Greek jobless rate dips in March, but still EU's highest

ATHENS Thu Jun 5, 2014 6:17am EDT

ATHENS (Reuters) - Greek unemployment eased marginally in March, data showed on Thursday, but the jobless rate stayed the highest in the European Union as the country struggles to emerge from a devastating recession.

Unemployment dropped to 26.8 percent from an upwardly revised 26.9 percent in February, Greek statistics service ELSTAT said.

A stubbornly high jobless rate has blighted government efforts to reform an economy that has shrunk for the past six years amid successive waves of fiscal austerity.

Last month Prime Minister Antonis Samaras outlined an ambitious economic model focused on exports to kickstart growth and create thousands of jobs.

Reforms to shore up sectors including tourism, fish-farming, food processing, logistics, energy and pharmaceuticals could add 54 billion euros to GDP and generate 770,000 jobs in the next seven years, he said.

The March unemployment rate was the lowest in over a year, easing from the record 27.9 percent hit last September.

But more than one in four remain out of work - more than three times the 2008 rate, the highest level in the EU and more than twice the euro zone's average, which reached 11.7 percent in April.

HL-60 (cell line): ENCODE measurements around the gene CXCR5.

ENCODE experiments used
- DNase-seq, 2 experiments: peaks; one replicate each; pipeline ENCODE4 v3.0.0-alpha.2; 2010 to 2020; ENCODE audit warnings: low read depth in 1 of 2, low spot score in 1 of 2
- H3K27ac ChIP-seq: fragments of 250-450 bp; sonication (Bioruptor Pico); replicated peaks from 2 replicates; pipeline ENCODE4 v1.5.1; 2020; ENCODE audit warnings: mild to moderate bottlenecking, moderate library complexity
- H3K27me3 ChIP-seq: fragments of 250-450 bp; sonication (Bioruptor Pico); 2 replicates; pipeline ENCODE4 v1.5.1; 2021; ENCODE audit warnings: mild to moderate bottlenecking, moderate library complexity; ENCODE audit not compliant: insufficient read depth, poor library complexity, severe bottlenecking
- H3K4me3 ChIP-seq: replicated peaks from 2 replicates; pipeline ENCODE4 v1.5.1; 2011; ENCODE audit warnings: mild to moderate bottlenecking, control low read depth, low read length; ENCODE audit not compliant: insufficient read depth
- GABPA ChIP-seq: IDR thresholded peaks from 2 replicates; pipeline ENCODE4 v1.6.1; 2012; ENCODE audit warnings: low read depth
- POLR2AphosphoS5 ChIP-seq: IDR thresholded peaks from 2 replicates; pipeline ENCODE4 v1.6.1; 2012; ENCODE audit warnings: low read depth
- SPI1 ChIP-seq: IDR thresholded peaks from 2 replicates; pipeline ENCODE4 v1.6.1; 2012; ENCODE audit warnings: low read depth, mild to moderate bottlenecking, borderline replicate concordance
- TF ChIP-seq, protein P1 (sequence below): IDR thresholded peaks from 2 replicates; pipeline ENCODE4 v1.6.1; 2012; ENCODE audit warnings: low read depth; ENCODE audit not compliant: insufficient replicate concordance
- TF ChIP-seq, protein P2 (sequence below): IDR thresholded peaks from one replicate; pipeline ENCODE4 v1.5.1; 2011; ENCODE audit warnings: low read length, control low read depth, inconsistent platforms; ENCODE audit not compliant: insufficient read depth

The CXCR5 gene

Hardest-hit from joblessness are those aged 15 to 24. Their jobless rate, excluding students and military conscripts, registered 58.3 percent in March, compared with 23 percent when the financial crisis started.

Athens and its international lenders expect the economy to pull out of recession this year, growing by 0.6 percent.

When Greece's economy grew at rates of 3 to 5 percent, it created about 50,000 jobs annually on average. That suggests that, with 1.27 million people officially out of work, a turnaround in the labor market will take many years even if the recovery sets in this year.

"The gradual decline of unemployment from the peak hit last September is continuing. Looking ahead, we expect the rate to decline by about one percentage point by the end of this year on the back of recovering economic activity," said Platon Monokroussos, an economist at Eurobank. Leading economic indicators, such as manufacturing activity and economic sentiment, have also shown improvement.

(Reporting by George Georgiopoulos: editing by John Stonestreet)

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